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With the recent crackdown on healthcare expenditures, the United States has taken a strong stance against healthcare fraud as a means of reducing false claims and, in turn, reducing healthcare costs. The Federal Bureau of Investigation has units in each of its main offices dedicated to detecting and investigating healthcare fraud, but what constitutes such fraud, and can you be convicted of a federal offense even if your intentions were to help a patient in need? The answer is yes, and you should contact a Pennsylvania criminal defense attorney immediately if faced with such charges.

Healthcare Fraud Defined

In a general context, “healthcare fraud” is classified as a “white collar” crime and includes filing false, unlawful, or dishonest claims with a health insurance company, including Medicare and Medicaid, as a means of turning a profit. However, healthcare fraud can also include taking “kickbacks” for patient referrals, waiving patient co-pays, and providing your health insurance company with false information about yourself or your claims. Charges for healthcare fraud are not limited to healthcare providers and can even be brought against patients themselves. Although some of the most common instances of healthcare fraud actually result from identity theft, it is important to recognize that even behaviors one might consider noble, such as waiving co-pays or changing billing codes so that a patient with limited insurance can have a necessary service covered, are considered healthcare fraud and subject the provider to liability.

Common Types of Healthcare Fraud

Some of the most common types of healthcare fraud include, but are not limited to, the following:

  • Misrepresenting and billing a non-covered treatment as a covered treatment – for example, billing a nose job as a “deviated septum;”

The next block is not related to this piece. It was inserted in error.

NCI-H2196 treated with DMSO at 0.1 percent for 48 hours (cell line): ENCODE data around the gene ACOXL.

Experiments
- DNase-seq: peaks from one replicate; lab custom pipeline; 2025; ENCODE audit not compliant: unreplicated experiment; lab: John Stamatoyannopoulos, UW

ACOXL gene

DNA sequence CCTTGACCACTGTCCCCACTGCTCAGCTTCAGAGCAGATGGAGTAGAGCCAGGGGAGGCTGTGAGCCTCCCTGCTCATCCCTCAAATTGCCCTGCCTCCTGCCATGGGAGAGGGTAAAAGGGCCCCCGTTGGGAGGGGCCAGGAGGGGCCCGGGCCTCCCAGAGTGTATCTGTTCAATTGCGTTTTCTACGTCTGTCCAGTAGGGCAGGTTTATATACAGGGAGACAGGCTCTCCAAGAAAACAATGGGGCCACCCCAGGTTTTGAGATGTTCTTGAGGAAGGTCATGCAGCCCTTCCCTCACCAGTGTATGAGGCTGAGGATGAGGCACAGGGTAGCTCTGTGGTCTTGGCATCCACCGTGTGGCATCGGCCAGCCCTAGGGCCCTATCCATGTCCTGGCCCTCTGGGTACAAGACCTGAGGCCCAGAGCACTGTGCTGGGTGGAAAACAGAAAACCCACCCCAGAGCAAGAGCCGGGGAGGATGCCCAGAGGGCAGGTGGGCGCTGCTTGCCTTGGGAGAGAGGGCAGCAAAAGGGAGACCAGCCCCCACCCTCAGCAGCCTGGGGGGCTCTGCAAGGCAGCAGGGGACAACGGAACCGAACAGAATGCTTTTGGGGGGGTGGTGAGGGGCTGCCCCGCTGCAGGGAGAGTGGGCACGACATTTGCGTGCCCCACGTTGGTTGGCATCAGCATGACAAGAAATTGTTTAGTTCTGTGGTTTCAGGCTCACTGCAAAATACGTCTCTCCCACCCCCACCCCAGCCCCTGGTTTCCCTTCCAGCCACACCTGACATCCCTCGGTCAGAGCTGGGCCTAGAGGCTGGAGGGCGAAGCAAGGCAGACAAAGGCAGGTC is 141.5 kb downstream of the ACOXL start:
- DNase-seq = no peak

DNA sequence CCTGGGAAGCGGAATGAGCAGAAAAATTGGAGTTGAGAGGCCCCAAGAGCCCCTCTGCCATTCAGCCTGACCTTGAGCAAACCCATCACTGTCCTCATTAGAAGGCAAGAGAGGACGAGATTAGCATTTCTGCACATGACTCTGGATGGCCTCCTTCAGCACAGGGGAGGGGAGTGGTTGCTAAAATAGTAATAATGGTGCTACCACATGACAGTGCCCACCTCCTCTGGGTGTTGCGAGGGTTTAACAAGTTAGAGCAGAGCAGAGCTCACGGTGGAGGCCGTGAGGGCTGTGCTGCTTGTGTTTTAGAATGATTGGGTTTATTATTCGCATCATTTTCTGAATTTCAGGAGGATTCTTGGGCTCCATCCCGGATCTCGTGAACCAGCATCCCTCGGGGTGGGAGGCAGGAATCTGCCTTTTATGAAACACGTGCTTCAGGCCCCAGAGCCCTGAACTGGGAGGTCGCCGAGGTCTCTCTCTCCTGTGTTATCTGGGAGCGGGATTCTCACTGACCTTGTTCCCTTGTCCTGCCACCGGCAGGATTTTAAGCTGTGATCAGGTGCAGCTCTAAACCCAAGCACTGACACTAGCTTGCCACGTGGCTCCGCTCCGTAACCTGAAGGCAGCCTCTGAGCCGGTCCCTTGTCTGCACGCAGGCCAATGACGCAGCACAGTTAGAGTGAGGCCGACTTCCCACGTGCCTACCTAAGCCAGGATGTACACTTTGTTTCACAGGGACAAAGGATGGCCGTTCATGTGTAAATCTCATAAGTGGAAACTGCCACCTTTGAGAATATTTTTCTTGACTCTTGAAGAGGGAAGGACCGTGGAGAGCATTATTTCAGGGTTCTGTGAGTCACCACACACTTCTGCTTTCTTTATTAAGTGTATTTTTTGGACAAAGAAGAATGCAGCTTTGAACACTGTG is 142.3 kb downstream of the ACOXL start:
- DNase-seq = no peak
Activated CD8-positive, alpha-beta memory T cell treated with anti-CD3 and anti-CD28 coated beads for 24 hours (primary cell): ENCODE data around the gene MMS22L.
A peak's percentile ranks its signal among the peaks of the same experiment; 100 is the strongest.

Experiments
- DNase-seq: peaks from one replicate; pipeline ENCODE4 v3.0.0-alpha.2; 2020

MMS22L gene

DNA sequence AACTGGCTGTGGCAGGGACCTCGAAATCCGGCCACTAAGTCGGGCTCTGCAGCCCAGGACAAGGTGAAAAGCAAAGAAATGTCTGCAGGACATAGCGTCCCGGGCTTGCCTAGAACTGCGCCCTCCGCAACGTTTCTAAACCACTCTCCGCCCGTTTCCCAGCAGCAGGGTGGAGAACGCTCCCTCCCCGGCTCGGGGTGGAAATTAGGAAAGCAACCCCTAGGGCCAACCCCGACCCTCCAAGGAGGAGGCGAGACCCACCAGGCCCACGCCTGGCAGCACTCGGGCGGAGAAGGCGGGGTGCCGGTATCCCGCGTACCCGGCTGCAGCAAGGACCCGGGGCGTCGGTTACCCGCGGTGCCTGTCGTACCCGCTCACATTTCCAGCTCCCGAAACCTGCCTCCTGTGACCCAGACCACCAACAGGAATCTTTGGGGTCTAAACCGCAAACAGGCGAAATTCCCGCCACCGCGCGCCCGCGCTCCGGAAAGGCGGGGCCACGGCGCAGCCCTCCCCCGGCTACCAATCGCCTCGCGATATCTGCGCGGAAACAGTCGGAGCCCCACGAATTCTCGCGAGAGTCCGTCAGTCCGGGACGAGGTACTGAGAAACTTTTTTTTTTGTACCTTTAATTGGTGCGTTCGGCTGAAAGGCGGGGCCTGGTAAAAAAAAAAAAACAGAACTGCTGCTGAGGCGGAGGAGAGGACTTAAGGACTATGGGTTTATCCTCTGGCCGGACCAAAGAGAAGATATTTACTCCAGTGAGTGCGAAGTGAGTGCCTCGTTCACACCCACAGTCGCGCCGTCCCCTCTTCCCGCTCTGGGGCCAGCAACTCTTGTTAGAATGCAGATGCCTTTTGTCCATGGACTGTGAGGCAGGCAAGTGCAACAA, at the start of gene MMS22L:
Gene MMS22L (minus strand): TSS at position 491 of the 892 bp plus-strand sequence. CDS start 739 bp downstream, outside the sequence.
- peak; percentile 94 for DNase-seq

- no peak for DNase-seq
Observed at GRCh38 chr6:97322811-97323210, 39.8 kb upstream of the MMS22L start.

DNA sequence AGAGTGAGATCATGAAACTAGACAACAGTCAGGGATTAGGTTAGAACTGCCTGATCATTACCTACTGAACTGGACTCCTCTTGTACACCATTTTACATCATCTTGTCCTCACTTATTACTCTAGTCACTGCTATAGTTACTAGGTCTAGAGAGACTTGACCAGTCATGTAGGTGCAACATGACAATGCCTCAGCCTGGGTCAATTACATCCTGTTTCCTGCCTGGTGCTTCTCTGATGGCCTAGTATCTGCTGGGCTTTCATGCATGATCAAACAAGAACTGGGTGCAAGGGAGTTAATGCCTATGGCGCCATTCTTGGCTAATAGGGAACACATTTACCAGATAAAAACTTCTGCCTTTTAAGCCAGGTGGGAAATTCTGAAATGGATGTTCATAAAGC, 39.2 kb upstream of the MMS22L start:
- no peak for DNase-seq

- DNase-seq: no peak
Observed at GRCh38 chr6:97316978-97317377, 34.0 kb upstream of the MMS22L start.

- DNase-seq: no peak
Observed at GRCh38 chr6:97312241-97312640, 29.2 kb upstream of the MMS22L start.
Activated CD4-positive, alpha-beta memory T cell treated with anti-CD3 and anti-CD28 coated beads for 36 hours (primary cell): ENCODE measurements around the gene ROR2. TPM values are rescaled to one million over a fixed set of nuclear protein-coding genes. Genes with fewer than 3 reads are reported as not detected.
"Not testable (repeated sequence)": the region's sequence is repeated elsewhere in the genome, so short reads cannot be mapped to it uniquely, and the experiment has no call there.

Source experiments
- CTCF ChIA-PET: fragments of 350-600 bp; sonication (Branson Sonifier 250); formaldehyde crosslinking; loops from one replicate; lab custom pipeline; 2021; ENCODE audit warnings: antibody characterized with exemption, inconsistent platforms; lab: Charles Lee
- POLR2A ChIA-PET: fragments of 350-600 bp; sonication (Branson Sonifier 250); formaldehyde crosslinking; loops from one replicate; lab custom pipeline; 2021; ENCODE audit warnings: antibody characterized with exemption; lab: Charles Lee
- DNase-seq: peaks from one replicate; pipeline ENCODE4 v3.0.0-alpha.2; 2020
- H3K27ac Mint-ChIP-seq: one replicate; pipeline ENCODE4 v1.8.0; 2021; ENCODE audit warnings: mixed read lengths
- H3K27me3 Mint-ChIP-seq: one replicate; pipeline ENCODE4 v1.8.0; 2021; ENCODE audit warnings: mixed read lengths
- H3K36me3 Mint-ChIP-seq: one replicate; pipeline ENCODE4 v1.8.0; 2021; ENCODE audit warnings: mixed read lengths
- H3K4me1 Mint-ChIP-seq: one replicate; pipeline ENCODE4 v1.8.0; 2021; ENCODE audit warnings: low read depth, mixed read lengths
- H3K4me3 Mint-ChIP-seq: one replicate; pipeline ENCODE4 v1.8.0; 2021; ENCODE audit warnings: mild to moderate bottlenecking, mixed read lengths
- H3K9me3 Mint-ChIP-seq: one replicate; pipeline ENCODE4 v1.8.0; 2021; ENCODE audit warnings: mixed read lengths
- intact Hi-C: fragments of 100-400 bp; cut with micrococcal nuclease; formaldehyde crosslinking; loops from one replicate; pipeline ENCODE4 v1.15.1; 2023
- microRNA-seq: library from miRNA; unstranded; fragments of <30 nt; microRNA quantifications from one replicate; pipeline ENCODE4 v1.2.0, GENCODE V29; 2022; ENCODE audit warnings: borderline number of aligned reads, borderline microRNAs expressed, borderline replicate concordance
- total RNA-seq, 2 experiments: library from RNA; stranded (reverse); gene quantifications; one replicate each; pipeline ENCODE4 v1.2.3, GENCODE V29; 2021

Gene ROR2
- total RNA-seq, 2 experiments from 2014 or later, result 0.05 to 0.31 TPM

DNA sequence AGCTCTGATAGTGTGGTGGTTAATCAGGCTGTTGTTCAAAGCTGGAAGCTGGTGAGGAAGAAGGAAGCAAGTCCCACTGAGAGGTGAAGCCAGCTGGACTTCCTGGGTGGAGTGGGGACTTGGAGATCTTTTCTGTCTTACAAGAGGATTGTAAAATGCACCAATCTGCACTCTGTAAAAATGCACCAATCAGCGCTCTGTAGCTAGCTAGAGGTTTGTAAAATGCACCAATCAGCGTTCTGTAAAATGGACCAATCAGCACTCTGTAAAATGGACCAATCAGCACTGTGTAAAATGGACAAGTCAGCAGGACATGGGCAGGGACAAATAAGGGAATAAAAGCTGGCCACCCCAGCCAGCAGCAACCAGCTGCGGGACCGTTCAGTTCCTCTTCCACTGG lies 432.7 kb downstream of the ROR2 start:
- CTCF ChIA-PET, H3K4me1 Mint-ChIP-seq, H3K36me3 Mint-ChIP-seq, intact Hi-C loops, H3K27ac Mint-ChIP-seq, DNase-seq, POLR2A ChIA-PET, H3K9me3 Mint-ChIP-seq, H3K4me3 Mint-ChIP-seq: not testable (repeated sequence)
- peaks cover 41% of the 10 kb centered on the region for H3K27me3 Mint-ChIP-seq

• Falsifying diagnosis codes to justify additional surgeries, medications, and procedures;
  • Waiving deductibles and co-pays and then overbilling the insurer to make-up the difference;
  • Billing for services that were never rendered;
  • Performing medically unnecessary services for the purpose of being able to bill for such, i.e., giving the patient a shot he or she does not need; and
  • Billing for more advanced procedures than what were actually performed, i.e., billing for an expensive 3D ultrasound when the patient really had a traditional 2D ultrasound.

Unfortunately, healthcare fraud in the insurance billing process is common, especially when patients present with insurance plans, such as Medicare and Medicaid, which greatly discount what a physician is permitted to charge for his or her services. This is not an excuse for committing healthcare fraud, but it can become commonplace is an environment where financially troubled patients are in need of medical care they can’t afford and healthcare facilities are trying to make up for the deductions taken by certain insurance companies.

Contact Philadelphia Criminal Defense Attorney Brian Zeiger About your Healthcare Fraud Charges Today

It should come as no surprise that doctors and insurance companies often disagree on the level and necessity of care required by a particular patient, and what a healthcare company might deem “unnecessary billing” a doctor might deem medically necessary for the health and wellbeing of the patient. If you have been caught up in healthcare fraud charges, contact Pennsylvania white-collar defense attorney Brian Zeiger. He can work to review the specific facts of your case and help you defend against those charges. Call him today at 215-546-0340 or contact him online for a confidential, no-risk consultation.

Brian J. Zeiger, Esquire, is an experienced and successful criminal defense and civil rights attorney. He is a seasoned trial lawyer with significant experience before juries and judges. Brian understands civil rights cases, including Taser, Wrongful Death, Excessive Force, Police Brutality, Police Misconduct, Malicious Prosecution, Monell Claims, Sexual Assault, Prisoner’s Rights, Time Credit, Medical Malpractice, and Medical Indifference.